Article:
Gov't gives green light for funeral services; maximum 15 allowed


Gov't gives green light for funeral services; maximum 15 allowed

Senior staff reporter

Wednesday, January 27, 2021

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PRIME Minister Andrew Holness yesterday said numerous appeals from grieving families were the reason for the Cabinet's decision to now allow churches to resume holding “small funerals” for persons who have died, for one month initially.

Prior to now, funeral services at churches had been discontinued with the arrangement being that bodies would be transported from funeral homes to the burial place. Announcing the continuing measures yesterday during the sitting of the House of Representatives in downtown Kingston Holness said a total 15 persons can now be present at a funeral service.

Of this number no more than 10 can be family members while the remaining five will be members of the clergy performing the service.

“We are not allowing mass open-ended funerals regardless of how large the church is; the same rules that apply in the church (for the funeral service) applies at the graveside,” he said.

“We decided we would do this because there are many cases of persons would have spent their lives in the church and many of them would have built the church but when the last rites are to be administered they cannot be brought back to the sanctuary. It [funeral service] is for the living that is hurting more than the dead that has departed but the family of the departed. Many of them have reached out to me; I have many letters on my desk of families asking for exemptions and we could not give them exemptions,” Holness told Parliament.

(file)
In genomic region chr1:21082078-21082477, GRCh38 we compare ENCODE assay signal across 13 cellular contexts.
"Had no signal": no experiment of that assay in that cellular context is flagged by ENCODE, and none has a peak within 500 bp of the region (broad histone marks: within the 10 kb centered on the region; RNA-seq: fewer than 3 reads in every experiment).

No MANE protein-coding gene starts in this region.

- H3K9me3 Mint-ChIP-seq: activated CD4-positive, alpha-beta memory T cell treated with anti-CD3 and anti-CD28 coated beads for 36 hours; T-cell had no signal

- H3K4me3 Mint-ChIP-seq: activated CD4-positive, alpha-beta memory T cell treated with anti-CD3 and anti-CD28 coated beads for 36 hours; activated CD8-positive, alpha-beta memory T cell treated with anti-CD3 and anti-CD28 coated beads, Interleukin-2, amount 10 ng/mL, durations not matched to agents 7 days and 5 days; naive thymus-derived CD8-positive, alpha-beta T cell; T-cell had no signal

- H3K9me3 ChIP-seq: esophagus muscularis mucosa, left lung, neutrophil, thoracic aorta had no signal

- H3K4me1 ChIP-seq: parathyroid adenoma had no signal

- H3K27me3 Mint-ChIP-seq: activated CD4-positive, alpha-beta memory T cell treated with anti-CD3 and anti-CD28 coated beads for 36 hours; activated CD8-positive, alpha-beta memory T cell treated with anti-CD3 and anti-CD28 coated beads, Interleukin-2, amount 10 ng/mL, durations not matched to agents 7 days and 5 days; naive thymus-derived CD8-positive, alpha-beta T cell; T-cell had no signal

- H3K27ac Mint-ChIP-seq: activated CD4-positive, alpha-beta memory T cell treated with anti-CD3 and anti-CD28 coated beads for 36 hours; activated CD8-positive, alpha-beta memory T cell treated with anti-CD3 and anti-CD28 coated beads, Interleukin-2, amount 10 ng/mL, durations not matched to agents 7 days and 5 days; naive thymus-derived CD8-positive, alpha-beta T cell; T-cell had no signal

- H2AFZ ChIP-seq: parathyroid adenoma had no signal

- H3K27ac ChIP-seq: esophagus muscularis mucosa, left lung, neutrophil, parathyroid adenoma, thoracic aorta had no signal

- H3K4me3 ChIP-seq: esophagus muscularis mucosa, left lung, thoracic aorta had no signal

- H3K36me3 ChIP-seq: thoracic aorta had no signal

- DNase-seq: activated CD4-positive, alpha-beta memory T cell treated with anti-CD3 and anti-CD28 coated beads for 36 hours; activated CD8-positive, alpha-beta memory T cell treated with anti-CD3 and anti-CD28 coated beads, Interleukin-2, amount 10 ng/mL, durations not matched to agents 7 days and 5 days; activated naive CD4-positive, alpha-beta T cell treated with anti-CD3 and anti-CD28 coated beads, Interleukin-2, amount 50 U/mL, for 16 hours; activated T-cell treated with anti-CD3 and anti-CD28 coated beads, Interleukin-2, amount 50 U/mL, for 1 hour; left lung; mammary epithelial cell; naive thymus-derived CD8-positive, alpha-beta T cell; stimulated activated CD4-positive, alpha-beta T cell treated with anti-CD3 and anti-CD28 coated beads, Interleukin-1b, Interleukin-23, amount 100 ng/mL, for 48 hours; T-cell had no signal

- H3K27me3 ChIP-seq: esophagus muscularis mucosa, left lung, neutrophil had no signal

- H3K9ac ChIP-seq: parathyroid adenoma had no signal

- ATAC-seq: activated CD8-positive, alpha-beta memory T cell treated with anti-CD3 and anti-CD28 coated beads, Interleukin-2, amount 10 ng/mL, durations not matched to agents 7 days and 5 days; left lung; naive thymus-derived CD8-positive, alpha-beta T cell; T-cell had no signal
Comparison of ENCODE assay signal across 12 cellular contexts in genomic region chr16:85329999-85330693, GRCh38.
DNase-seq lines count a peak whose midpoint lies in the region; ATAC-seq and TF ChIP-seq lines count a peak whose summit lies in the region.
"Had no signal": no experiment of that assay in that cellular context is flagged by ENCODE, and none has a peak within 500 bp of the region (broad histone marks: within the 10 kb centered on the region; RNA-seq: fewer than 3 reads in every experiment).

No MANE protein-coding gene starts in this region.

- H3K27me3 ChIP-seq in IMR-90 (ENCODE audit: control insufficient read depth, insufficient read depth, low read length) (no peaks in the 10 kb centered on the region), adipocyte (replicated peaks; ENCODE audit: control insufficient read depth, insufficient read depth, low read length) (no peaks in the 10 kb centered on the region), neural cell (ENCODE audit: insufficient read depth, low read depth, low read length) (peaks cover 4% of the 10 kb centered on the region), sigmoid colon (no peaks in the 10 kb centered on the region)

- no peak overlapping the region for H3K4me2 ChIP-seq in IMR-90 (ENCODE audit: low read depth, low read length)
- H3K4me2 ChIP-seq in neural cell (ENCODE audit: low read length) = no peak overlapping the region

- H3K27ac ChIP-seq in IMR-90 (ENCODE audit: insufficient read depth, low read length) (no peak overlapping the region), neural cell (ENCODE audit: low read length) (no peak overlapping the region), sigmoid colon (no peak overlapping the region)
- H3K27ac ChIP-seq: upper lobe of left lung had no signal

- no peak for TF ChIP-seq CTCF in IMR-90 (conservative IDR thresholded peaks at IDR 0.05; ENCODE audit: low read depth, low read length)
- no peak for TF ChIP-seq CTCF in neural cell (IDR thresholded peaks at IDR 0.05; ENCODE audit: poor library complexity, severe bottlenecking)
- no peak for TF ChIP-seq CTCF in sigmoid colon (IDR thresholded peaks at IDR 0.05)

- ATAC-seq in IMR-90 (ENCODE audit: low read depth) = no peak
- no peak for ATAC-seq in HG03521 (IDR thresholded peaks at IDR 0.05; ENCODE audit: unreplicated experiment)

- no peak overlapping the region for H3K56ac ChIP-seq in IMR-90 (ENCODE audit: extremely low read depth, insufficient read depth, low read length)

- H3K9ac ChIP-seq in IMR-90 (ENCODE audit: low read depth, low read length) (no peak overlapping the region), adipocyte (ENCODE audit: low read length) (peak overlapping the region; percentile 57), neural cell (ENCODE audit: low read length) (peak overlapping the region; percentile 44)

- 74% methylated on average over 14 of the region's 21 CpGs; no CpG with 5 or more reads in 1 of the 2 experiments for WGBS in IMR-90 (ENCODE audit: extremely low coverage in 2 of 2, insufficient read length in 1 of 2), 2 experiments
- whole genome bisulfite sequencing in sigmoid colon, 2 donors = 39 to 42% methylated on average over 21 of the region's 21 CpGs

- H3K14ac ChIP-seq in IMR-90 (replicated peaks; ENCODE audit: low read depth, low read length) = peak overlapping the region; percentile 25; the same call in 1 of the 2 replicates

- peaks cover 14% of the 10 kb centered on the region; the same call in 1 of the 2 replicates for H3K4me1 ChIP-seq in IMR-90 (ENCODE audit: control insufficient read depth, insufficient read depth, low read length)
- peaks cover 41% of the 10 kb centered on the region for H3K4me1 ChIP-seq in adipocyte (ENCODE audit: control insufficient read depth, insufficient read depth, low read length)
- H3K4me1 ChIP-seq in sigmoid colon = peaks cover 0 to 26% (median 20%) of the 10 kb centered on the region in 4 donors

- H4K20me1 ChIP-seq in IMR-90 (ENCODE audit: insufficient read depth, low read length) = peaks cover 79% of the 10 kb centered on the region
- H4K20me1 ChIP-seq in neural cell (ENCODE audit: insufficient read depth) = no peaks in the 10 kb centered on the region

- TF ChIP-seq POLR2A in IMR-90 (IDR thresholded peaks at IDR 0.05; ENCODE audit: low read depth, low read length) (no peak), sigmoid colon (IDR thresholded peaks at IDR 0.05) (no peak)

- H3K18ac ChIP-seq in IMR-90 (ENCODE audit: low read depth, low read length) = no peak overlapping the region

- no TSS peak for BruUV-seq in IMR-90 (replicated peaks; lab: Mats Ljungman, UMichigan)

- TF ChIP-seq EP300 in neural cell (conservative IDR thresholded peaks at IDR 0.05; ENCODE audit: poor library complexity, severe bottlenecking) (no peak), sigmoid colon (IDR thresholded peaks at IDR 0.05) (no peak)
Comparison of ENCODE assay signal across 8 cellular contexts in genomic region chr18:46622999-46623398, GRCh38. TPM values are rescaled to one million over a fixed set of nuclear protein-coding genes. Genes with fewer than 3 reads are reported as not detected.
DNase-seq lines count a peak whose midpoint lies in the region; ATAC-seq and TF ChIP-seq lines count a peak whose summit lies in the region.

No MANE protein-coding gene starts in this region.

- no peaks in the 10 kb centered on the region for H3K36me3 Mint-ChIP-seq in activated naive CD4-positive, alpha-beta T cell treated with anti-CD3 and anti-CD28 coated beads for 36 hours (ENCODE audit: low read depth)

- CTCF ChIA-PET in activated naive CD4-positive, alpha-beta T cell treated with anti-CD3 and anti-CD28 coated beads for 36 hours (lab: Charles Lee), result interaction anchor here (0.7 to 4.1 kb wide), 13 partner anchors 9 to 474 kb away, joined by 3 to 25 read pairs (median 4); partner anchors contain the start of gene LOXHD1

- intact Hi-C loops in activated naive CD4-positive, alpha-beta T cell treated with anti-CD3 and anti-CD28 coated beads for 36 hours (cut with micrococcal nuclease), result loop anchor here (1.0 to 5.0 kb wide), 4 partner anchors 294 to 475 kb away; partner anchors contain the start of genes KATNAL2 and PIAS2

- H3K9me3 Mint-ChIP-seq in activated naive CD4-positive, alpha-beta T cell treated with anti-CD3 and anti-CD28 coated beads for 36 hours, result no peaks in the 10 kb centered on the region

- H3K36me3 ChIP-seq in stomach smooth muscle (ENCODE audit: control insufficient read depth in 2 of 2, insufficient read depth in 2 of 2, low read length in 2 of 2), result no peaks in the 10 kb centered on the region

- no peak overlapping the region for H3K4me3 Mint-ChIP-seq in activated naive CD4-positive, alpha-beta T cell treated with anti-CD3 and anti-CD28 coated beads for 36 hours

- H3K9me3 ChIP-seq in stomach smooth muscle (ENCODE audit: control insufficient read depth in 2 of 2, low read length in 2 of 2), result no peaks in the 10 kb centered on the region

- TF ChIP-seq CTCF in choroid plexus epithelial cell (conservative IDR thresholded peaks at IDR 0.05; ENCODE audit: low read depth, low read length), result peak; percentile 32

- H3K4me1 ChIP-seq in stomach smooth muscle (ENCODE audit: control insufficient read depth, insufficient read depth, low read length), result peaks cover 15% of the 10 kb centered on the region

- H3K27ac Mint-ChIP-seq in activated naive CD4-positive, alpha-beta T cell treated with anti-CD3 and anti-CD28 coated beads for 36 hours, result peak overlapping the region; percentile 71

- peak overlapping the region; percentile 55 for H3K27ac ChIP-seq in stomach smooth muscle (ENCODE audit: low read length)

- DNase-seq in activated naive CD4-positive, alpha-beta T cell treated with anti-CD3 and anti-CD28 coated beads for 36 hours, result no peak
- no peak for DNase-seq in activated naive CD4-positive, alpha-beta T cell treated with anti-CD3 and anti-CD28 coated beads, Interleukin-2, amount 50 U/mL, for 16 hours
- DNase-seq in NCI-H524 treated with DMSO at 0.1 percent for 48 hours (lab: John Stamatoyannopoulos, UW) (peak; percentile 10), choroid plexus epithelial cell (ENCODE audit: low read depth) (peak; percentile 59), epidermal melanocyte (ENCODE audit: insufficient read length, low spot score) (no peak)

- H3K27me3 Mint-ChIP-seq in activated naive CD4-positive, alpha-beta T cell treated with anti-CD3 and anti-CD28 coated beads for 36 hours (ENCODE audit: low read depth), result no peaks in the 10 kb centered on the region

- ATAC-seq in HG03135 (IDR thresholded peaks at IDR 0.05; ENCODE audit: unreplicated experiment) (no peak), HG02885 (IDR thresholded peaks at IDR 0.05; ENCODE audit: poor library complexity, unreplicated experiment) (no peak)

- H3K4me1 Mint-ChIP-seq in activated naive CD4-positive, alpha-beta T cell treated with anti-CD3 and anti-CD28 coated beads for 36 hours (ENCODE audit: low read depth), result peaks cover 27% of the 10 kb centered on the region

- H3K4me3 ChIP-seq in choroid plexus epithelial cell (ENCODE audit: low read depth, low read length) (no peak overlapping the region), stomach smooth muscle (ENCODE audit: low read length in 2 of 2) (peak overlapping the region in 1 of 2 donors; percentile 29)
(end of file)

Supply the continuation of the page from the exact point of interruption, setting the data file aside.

“There can be no gathering in the church of funeral services of more than 15 persons; that is the allowance we are going to make,” the prime minister said. He said the success or failure of the measure would be assessed after a month and a decision taken as to whether it would be discontinued or sustained.

In the meantime, he expressed concern about various videos he has seen of funerals at gravesides “where hundreds are there”.

He said members of the security forces have said while they have had to shut down burials they have been posing a challenge for them to monitor all effectively, especially in rural areas.

As to the rationale for not restricting regular church services in the same way, Holness said, responding to Opposition Leader Mark Golding, “we considered it carefully, we don't just make decisions based on pure emotion; the funerals are usually attended by persons who are not necessarily and in large part members of the church, so the level of control of the congregation would be quite different”.

“Our very first case [of COVID-19], if you study the circumstances around that it, was the hugging and the crying and the embracing and sometimes Pastor can't control persons who come in who are not a part of their congregation. There is a real distinction between a funeral service and regular church service; there is public health science behind the distinction,” the prime minister said,

Based on information received from the Ministry of Health, Jamaica up to yesterday recorded 15,153 cumulative cases of confirmed coronavirus infection with 141 over that 24-hour period and 339 COVID-19-related deaths. There were some 2,725 active cases with 11,911 recoveries.

As of yesterday 99 people were hospitalised with 11 critically ill, 11 quarantined in government facilities and more than 21,488 quarantined at home.

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